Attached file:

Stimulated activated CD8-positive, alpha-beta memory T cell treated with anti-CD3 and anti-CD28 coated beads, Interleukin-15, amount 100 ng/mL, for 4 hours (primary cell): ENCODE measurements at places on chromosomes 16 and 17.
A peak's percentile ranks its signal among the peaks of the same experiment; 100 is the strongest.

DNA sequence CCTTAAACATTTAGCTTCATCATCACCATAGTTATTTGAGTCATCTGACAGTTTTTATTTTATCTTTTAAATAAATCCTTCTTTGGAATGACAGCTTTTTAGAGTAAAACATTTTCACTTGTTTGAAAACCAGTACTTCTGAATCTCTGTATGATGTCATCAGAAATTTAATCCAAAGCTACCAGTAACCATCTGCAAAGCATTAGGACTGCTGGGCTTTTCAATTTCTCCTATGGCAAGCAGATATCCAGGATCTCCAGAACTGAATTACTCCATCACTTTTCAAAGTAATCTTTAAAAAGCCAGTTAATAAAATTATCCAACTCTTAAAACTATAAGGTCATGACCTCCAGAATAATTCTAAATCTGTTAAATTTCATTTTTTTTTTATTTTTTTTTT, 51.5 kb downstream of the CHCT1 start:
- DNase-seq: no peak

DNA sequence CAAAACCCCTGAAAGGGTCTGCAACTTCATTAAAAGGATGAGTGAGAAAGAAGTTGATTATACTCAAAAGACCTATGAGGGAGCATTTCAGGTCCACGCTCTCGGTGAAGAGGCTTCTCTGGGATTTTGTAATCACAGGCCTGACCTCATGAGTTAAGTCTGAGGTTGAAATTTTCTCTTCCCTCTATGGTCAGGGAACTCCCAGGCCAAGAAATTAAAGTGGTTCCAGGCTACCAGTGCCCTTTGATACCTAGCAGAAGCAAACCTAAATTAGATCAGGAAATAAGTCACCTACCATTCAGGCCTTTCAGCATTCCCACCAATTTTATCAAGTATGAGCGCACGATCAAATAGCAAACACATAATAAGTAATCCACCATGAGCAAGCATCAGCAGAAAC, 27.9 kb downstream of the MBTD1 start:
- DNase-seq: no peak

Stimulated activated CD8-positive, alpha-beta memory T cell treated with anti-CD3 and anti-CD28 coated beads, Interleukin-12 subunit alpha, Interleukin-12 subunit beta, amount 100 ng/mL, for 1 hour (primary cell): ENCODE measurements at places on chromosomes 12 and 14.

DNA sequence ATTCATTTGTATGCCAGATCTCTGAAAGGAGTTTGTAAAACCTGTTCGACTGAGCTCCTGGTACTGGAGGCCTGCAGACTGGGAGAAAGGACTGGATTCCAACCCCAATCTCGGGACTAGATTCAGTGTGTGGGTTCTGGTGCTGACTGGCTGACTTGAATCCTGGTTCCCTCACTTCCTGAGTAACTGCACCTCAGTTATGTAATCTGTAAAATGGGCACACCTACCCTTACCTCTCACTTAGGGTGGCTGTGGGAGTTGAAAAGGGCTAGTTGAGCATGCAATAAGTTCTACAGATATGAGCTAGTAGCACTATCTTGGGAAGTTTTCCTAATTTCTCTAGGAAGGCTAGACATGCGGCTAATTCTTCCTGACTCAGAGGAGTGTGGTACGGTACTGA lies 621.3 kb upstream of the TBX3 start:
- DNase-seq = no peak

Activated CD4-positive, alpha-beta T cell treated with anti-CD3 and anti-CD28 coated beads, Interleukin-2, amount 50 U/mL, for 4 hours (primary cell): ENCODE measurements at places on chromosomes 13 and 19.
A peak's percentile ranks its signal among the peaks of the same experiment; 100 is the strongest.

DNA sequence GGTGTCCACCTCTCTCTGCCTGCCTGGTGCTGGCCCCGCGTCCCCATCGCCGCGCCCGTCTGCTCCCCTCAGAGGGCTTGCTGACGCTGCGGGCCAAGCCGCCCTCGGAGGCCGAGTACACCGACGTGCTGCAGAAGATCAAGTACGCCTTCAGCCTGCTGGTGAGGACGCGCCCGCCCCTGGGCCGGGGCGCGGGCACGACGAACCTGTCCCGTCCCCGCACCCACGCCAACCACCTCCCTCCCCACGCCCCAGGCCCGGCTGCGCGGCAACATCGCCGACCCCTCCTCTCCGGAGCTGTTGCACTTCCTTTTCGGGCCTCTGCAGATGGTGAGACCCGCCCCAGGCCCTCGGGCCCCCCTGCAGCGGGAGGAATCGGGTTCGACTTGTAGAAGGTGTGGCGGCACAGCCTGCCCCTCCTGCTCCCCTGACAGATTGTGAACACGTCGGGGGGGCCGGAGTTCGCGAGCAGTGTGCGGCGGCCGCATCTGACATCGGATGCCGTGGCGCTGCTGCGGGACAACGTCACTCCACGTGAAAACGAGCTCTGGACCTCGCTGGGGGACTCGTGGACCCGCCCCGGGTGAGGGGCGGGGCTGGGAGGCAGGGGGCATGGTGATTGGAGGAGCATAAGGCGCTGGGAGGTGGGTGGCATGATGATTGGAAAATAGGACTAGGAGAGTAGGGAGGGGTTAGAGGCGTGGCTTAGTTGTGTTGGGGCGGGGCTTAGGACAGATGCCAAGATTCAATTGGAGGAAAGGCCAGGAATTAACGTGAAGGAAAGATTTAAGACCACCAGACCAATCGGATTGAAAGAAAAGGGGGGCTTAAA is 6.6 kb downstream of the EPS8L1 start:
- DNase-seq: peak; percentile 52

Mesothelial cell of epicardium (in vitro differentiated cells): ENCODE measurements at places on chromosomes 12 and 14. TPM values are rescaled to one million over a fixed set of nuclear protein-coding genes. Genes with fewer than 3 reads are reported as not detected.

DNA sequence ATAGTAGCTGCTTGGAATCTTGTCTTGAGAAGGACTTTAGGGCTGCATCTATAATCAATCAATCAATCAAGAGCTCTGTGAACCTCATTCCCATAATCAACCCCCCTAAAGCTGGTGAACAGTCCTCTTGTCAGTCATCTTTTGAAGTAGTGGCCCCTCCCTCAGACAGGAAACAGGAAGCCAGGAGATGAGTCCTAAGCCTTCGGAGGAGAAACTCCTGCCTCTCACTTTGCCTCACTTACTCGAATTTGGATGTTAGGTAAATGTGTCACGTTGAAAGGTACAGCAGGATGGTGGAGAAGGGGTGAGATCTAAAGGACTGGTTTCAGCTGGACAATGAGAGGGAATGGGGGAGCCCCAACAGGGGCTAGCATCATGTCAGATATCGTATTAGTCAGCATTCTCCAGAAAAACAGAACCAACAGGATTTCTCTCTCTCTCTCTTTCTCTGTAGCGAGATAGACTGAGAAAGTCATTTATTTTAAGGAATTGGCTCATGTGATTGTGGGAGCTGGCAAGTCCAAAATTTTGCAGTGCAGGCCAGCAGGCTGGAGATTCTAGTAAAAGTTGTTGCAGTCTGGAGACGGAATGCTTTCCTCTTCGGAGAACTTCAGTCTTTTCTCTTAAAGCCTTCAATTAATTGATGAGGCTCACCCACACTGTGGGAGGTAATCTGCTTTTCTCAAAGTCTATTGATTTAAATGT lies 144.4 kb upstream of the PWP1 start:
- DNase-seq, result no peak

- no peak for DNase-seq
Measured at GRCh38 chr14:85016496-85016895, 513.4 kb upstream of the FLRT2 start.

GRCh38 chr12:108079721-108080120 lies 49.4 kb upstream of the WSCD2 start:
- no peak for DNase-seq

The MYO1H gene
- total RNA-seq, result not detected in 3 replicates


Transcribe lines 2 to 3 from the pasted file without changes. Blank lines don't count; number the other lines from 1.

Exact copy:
A peak's percentile ranks its signal among the peaks of the same experiment; 100 is the strongest.

DNA sequence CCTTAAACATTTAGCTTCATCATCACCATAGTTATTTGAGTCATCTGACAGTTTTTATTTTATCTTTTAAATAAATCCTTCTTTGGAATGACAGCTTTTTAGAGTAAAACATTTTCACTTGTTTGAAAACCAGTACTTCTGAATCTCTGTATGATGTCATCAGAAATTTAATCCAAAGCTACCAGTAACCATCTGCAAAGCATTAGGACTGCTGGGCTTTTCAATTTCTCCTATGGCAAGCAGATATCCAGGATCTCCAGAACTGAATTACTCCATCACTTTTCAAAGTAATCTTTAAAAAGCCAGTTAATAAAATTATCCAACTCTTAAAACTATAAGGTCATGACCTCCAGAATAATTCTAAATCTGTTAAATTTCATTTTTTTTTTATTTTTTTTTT, 51.5 kb downstream of the CHCT1 start: